A Winters Tale: In which we find out the secret of Penelope’s heart and some little people find their way to turn both Monty and Ruby’s lives upside down.
It was Penelope who first noticed that ‘Sea Mist’ was occupied. It was a bitterly cold December day. Not at all the kind of weather to be hanging about on cliff paths. But as she passed, on her way home after an afternoon in the village, she happened to glance upward.
For a split second she thought she saw a face at the window of the pretty little holiday chalet. Then it was gone. She was a little disconcerted. The chalet was a delightful place for a summer holiday but was not equipped for winter, not like the homes that she and the other members of Sea View occupied. She made a mental note, as she hurried on by, to speak to the agent, Edgar Branwhite, who generally ran his agency from the snug at ‘The Globe’ in nearby Fishguard.
Fortunately, or unfortunately for the new resident of Sea Mist, who watched with a worried expression upon her face, Penelope was too distracted to retain the note she had made. Her mind was already too full with her afternoon. The note just fell from her consciousness, like a leaf falls from a tree.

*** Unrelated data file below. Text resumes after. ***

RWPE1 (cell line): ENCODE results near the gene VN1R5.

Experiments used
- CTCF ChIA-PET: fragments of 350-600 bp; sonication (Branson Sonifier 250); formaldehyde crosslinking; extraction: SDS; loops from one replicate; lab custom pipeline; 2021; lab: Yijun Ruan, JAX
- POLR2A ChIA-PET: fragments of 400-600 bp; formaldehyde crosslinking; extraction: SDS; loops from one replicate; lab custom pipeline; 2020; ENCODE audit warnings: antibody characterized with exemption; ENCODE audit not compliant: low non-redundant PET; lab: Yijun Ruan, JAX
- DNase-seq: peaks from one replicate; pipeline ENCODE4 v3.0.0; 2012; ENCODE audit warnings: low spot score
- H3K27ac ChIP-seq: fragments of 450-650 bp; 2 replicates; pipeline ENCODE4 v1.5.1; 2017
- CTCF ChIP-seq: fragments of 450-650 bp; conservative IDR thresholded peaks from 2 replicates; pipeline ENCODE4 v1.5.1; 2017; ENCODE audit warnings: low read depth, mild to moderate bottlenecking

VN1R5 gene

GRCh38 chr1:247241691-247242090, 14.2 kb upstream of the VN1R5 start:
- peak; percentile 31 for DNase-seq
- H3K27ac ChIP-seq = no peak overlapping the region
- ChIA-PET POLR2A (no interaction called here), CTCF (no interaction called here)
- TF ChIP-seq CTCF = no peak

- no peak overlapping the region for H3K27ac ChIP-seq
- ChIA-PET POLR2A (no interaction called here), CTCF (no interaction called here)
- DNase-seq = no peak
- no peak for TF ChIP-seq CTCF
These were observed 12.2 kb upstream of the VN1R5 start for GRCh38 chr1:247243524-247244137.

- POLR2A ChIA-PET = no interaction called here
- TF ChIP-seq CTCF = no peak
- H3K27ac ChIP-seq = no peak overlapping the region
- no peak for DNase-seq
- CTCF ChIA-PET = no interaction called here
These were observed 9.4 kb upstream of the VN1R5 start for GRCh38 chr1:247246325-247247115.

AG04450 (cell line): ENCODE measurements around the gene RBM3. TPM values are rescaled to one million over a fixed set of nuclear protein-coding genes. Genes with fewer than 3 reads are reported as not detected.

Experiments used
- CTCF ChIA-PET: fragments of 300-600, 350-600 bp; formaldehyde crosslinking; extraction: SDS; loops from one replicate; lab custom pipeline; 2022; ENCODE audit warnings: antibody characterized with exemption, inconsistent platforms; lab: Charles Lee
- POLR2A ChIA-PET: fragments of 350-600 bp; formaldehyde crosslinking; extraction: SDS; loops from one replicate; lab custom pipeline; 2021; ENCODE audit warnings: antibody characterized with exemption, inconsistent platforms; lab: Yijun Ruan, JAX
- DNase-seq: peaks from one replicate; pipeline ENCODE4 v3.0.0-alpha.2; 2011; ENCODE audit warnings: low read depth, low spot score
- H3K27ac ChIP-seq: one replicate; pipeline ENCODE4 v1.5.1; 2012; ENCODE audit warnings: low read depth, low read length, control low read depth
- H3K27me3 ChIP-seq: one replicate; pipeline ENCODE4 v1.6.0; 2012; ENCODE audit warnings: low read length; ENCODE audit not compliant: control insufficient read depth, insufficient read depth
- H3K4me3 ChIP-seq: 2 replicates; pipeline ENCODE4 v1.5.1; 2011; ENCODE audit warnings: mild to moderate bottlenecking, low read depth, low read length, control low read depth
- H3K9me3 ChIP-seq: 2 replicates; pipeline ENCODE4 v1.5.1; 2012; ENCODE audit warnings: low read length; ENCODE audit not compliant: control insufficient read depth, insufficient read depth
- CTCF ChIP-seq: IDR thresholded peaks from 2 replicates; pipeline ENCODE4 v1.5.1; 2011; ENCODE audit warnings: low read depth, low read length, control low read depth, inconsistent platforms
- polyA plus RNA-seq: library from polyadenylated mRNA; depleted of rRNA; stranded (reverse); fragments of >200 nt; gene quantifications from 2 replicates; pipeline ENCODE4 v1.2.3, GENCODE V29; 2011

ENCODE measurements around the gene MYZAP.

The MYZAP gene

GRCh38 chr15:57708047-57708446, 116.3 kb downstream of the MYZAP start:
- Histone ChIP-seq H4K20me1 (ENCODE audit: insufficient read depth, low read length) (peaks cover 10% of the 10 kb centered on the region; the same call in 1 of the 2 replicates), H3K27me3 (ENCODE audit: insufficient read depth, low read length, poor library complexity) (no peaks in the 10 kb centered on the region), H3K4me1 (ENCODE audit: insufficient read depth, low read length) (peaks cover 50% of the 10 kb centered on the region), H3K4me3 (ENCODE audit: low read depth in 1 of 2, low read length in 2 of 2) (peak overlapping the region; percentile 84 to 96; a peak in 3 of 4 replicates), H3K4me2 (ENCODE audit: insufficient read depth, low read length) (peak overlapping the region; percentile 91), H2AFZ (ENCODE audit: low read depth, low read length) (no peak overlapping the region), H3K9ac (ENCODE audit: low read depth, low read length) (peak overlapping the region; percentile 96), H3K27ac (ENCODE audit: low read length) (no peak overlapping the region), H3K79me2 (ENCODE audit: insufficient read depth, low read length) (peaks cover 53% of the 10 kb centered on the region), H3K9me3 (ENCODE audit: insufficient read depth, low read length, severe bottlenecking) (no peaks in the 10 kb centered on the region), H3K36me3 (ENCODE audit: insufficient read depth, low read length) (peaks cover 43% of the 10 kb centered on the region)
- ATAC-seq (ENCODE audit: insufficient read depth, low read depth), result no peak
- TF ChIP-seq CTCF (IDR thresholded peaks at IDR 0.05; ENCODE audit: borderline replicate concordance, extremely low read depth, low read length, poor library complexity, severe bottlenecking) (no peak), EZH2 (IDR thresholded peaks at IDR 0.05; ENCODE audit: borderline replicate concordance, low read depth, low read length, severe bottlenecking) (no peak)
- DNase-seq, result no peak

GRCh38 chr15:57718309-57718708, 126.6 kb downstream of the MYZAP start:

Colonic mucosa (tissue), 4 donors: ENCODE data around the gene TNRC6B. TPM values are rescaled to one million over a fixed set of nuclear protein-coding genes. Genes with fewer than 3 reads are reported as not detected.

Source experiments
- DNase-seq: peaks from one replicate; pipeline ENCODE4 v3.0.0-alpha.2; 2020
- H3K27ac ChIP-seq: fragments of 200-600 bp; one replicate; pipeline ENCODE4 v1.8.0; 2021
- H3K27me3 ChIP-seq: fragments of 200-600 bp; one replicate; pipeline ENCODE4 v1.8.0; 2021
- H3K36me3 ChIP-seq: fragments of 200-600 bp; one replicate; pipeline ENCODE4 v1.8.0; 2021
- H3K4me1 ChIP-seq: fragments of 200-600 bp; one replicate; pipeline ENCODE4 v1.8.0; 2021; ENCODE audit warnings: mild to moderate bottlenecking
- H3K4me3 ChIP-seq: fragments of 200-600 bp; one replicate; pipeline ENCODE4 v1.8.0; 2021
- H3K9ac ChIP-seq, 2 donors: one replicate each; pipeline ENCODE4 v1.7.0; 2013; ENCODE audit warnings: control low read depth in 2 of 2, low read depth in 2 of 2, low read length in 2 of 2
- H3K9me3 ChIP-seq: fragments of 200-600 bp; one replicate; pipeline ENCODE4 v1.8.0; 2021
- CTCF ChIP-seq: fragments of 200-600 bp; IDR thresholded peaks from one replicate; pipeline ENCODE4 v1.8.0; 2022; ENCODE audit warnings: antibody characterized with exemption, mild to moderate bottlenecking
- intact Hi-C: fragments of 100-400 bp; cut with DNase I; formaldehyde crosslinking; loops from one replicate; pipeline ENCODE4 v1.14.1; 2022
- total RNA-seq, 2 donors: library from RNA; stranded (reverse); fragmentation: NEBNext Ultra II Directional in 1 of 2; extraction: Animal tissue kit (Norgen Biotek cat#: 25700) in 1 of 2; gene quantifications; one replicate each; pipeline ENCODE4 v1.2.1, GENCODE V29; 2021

Having spent the last two hours in the arms of her lover, and now homeward bound to her husband, Penelope could not be blamed for this unusual lapse of attention. She would, however, blame herself when the plight of the new tenants finally became common knowledge, and she would continue to blame herself for a very long time after it had all been resolved. But for now, blissfully ignorant of the events that were to unfold and nursing the fond memories and the frisson of guilt that her afternoon had bestowed upon her, Penny shivered homeward, her secret burning bright scarlet blotches into her well-padded cheek bones.
In truth, Penelope, was an innocent. From the tips of her sensible walking shoes to the jangle of pearls upon her ample bosom, she was the epitome of restrained Welsh womanhood. Yes, she had been in the arms of a man, but there had been no loosening of clothing and the tango, passionate though it may be, is not adultery.